The Montessori Method
The basic idea in the Montessori philosophy of education is that all children carry within themselves the person they will become. In order to develop physical, intellectual, and spiritual potential to the fullest, the child must have freedom- a freedom to be achieved through order and self-discipline. The world of the child, say the Montessori educators, is full of sights and sounds which, at first, appear chaotic. From this chaos children must gradually create order, learn to distinguish among the impressions that assail their senses, and slowly but surely gain mastery of themselves and the environment.
Dr. Montessori has recognized that the only valid impulse to learning is the child's self-motivation. Children move themselves toward learning. The directress prepares the environment, directs the activity, and offers the child stimulation; but it is the child who learns, who is motivated through work itself (not solely by the teacher's personality) to persist in a given task. If Montessori children are free to learn, it is because they have acquired an "inner discipline" from their exposure to both physical and mental order. This is the core of Dr. Montessori's philosophy. Patterns of concentration and thoroughness established in early childhood produce a confident and competent learner in later years. The Montessori program teaches children to observe, to think and to analyze. It introduces children to the joy of learning at an early age and provides a solid foundation for the rest of their lives.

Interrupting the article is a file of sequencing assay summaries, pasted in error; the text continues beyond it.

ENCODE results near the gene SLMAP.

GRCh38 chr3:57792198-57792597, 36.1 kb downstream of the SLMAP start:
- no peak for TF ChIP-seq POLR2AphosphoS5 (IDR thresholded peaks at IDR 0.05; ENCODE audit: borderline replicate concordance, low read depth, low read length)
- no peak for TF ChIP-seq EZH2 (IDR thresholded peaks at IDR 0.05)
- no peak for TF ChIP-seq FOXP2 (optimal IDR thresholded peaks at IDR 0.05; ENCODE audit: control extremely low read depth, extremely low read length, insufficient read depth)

The Montessori philosophy is used at Owls Acre Montessori. The classroom environment is designed for optimal access and success of the student. Through careful planning, the skills and concepts are mastered through experiences that intentionally progress from simple to complex and concrete to abstract; thus, to insure complete understanding. Owls Acre Program stresses: the importance of belonging to a community, gaining independence, being academically competent and challenged by directing and being responsible for one's own learning.